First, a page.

A Meal to Remember - A Reflection for Maundy Thursday (1 Corinthians 11)

1 Corinthians 11:23-26  The Message

23-26 Let me go over with you again exactly what goes on in the Lord’s Supper and why it is so centrally important. I received my instructions from the Master himself and passed them on to you. The Master, Jesus, on the night of his betrayal, took bread. Having given thanks, he broke it and said,

This is my body, broken for you.
Do this to remember me.

After supper, he did the same thing with the cup:

This cup is my blood, my new covenant with you.
Each time you drink this cup, remember me.

What you must solemnly realize is that every time you eat this bread and every time you drink this cup, you reenact in your words and actions the death of the Master. You will be drawn back to this meal again and again until the Master returns. You must never let familiarity breed contempt.


                We have reached that moment in Holy Week when things really get moving, at least in most Protestant churches. This is the day we call Maundy Thursday/Holy Thursday. It is a time to remember that final meal Jesus shared with his disciples. The gospels aren’t in agreement as to whether this was the Passover meal and what took place during that meal. Paul joins the Synoptics in noting that it was at this final meal, whether Passover or not (Paul doesn’t say), Jesus instituted a supper of remembrance (John lacks that part of the story, focusing on the foot washing and the new command to love—John 13). I’ve chosen to share Paul’s version in 1 Corinthians 11 using Eugene Peterson’s translation The Message.

                Here we have the institution of the Lord’s Supper (Eucharist/Holy Communion). Paul claims he got this information directly from Jesus, and now he shares it with the Corinthians so they can know how to conduct the Lord’s Supper. Many communion services use Paul’s formula as the Words of Institution. It’s brief, direct, and provides the foundation for the meal shared in congregations near and far. What Paul doesn’t do here is define who is allowed to consecrate the elements. He’s more concerned about the behavior of the congregation, not who presides. That comes later, as early as the first decades of the second century, but not here. What Paul wants to see happen is reverence for the body of Christ—that is the congregation gathered in the name of Jesus. As such, they can share the meal of remembrance.

                We’re reminded first that this meal takes place on the night of Jesus’ betrayal. Paul doesn’t point fingers here; the Gospels provide that information. The point is: Jesus invites the community to share a meal that will remember him. Thus, as Jesus takes the loaf, gives thanks, he breaks it, and says “This is my body that is for you.” The word “is” has proven challenging because theologians have argued about it for centuries. In fact, it served as a primary sticking point in the debate between Luther and Zwingli (see my book on the Eucharist). Whether Jesus meant us to take this literally such that a change of substance takes place as the prayer is said, is a matter of dispute. I tend to embrace a form of real presence and not mere memorial, but I sense the presence is with the people and not the elements, but that’s just me). Then Jesus does the same with the cup, which is the “new covenant” in Jesus’ blood. With this said, Paul records that Jesus commands that this be done in remembrance of him as often as these elements are consumed.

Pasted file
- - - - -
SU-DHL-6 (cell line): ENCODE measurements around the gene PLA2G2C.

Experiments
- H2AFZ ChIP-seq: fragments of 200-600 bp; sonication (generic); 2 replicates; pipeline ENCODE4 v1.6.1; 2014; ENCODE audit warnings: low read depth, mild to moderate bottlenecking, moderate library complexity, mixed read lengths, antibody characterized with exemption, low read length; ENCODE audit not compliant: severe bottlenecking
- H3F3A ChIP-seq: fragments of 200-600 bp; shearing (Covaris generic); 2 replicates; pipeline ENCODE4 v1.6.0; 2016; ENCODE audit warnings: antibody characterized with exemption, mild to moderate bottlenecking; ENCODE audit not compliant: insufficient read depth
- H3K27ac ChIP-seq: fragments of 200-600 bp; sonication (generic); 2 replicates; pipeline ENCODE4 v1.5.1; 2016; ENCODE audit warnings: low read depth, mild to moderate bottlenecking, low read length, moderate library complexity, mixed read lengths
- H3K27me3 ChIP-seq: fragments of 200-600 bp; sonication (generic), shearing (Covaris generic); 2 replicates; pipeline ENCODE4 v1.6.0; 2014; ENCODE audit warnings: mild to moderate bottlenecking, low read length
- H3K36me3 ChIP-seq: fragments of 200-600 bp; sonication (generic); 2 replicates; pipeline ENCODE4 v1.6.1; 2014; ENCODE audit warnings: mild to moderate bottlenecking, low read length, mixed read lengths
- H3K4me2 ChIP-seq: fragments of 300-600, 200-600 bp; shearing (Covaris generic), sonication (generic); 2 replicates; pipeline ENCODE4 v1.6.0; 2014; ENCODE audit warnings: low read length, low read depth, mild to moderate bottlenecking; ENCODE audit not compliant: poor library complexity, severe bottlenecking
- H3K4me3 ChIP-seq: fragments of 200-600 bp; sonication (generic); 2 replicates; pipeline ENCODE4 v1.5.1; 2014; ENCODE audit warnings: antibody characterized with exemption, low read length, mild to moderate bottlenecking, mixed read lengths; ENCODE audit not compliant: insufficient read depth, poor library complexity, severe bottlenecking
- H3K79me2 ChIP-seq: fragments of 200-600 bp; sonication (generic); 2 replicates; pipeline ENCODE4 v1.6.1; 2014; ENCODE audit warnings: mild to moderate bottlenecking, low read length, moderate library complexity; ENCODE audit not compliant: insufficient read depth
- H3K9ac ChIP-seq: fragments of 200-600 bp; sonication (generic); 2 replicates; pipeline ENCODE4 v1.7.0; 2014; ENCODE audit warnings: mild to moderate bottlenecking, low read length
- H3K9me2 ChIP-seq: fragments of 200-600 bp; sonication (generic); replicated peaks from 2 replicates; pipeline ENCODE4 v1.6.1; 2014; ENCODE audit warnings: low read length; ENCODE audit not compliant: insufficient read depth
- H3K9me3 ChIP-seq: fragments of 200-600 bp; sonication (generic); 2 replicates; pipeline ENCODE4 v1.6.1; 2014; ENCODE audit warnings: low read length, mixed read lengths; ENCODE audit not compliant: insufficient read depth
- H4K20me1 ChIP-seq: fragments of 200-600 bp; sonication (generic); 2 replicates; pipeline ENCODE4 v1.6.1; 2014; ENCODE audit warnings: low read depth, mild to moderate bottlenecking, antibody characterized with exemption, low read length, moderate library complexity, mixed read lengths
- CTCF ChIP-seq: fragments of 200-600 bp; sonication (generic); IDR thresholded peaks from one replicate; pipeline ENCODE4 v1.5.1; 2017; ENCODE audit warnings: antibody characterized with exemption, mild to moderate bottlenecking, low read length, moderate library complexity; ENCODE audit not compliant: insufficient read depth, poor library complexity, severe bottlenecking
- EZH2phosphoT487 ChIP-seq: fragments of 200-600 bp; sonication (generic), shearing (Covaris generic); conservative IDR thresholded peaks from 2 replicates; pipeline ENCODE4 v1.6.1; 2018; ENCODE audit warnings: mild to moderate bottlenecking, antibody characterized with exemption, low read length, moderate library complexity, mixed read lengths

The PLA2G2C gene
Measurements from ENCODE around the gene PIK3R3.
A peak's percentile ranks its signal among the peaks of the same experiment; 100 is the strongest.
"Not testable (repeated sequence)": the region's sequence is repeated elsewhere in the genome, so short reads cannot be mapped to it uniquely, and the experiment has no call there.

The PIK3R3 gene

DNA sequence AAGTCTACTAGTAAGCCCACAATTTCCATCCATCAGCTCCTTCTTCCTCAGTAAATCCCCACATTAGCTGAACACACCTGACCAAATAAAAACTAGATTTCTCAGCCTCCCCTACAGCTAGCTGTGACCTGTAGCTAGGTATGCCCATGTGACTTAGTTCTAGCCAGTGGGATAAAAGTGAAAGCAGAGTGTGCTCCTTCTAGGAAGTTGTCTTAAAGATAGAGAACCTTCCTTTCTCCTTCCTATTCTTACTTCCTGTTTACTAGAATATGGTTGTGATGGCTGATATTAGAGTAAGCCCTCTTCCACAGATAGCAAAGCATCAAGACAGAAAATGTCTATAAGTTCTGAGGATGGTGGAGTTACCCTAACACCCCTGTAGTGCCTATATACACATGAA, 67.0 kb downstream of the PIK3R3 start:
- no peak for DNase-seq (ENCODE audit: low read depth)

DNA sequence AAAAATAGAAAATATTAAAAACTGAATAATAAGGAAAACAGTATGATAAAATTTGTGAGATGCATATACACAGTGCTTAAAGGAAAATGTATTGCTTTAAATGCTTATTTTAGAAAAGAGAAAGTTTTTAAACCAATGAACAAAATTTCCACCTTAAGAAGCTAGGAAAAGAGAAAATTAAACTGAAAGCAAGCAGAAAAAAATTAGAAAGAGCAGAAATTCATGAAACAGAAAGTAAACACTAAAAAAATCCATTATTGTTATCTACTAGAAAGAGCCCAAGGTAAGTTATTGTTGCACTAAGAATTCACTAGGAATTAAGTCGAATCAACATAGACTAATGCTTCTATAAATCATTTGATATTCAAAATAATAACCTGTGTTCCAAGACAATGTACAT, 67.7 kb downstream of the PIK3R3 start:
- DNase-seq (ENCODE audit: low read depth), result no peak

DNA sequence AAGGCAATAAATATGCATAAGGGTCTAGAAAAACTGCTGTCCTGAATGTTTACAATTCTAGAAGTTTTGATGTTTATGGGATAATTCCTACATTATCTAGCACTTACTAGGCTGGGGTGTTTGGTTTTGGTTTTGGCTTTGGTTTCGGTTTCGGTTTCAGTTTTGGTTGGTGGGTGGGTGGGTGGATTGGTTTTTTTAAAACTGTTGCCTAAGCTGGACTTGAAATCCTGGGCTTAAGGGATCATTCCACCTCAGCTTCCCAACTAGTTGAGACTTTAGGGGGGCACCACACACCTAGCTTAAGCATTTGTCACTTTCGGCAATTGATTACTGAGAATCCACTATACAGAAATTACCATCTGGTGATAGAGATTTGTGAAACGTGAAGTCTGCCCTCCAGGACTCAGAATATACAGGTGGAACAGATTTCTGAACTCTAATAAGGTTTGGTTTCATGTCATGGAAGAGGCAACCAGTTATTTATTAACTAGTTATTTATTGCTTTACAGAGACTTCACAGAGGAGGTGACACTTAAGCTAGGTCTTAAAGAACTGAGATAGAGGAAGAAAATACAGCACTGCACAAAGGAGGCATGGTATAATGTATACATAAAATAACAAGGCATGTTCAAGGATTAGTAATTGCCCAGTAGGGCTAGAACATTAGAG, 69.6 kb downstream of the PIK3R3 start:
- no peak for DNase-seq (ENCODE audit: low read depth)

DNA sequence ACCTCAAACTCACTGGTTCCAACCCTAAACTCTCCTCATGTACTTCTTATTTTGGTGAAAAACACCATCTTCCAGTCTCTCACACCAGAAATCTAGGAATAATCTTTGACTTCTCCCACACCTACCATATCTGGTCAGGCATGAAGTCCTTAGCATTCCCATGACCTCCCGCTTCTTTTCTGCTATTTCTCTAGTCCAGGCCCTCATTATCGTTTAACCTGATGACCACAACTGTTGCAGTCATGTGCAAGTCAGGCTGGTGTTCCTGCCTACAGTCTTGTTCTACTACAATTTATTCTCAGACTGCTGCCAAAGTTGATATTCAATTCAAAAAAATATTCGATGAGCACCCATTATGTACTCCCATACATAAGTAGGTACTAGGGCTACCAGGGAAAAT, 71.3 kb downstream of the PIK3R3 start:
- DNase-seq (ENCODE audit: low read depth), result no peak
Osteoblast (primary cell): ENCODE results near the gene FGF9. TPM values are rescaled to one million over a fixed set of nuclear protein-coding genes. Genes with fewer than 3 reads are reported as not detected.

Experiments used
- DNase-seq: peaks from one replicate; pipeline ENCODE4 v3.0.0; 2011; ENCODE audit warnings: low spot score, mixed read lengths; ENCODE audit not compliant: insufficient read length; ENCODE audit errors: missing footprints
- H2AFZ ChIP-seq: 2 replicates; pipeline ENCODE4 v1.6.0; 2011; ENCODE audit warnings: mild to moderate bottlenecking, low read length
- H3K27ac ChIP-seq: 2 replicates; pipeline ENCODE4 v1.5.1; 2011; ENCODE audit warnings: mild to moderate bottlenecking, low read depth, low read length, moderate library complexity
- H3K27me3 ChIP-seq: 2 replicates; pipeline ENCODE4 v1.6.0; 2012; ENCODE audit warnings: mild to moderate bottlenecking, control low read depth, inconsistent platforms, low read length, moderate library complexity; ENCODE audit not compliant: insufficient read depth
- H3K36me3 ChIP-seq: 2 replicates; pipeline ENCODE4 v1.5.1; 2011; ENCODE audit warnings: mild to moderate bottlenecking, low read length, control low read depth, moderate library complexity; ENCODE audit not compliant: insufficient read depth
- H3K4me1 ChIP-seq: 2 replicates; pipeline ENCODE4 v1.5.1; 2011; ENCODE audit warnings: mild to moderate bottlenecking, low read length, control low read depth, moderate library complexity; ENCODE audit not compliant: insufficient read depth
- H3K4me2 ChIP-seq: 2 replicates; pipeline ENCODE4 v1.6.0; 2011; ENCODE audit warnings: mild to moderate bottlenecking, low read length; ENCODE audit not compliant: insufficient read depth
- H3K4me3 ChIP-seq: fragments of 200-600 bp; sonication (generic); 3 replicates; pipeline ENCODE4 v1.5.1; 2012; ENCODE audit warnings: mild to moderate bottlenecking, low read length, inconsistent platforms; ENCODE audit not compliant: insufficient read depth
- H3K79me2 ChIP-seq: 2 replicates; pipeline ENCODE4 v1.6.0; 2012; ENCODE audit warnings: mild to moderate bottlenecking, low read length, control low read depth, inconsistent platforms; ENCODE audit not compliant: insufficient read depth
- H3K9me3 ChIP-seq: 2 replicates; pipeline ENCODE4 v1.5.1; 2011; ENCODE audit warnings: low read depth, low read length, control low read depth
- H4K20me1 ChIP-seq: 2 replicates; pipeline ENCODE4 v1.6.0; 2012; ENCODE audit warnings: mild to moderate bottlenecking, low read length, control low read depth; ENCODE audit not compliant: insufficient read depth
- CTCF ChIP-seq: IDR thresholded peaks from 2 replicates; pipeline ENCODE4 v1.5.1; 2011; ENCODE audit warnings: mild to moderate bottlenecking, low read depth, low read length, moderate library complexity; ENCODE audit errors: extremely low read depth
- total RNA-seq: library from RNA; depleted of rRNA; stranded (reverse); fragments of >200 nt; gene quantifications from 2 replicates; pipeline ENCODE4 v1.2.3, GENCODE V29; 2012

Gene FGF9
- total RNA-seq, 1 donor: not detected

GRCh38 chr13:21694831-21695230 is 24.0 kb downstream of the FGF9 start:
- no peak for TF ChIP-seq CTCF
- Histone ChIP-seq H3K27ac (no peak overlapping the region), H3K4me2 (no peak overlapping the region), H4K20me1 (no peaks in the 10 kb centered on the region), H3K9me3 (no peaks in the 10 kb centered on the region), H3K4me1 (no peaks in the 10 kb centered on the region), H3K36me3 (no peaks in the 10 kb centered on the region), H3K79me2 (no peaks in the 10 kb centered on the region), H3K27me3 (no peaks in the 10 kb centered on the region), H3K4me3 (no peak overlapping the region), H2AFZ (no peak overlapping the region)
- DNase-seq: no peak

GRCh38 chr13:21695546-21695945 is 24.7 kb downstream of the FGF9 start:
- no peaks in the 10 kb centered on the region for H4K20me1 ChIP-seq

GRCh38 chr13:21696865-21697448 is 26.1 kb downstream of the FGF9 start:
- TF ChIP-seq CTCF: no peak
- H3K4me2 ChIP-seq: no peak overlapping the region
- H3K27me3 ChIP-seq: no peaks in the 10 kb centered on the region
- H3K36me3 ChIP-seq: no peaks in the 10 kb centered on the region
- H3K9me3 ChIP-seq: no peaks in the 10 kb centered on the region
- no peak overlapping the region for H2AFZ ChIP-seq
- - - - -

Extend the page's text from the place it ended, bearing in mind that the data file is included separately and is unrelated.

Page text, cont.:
After recording Jesus’ words of institution, Paul interprets them such that “as often as you eat this bread and drink the cup, you proclaim the Lord’s death until he comes.” This final interpretive statement reminds us that this is an apocalyptic meal. It’s a meal of expectation. It is something we do to remember both his death and resurrection. After all, why do this until he comes, if he is not alive. Paul makes this clear in 1 Corinthians 15, but that’s an Easter text, not a Maundy Thursday text. However, they are related.

                Paul wants his readers to know that this meal they have treated with irreverence because of their unseemly behavior, denies the promise of the meal, that Jesus who died will return, and this should not be forgotten. Thus, we read from Karl Barth’s reflection on the resurrection:

Paul’s interest is not, as in a later age, fixed on the relation of element and thing, but on the action as such. Those who take part in it thereby proclaim (upon that which they receive Paul lays no stress) that they know their Lord, that, although outwardly invisible, He is immediately present with them like that which they eat and drink. In fact, they eat the bread and drink the cup of the Lord (11:27), and, indeed, of the crucified Lord, who will come again bringing with Him the end of all things, even the end of all such celebrations. Obviously what Paul means is that, during this celebration, the shadow which Christ casts over the whole of life on this side of the grave cannot be forgotten. [Barth, Karl. The Resurrection of the Dead, Wipf & Stock. Kindle loc 1029-1038.].

                So, as we gather for this meal of remembrance, let us not forget that as we share the meal, in the words of The Message translation, we "reenact in your words and actions the death of the Master. You will be drawn back to this meal again and again until the Master returns. You must never let familiarity breed contempt." Let us, therefore, share the meal in anticipation of the return of the one whom God raised on Easter morning.

Image attribution: Saget, Father George. Last Supper, from Art in the Christian Tradition, a project of the Vanderbilt Divinity Library, Nashville, TN. https://diglib.library.vanderbilt.edu/act-imagelink.pl?RC=58346 [retrieved April 13, 2022]. Original source: www.robertharding.com.


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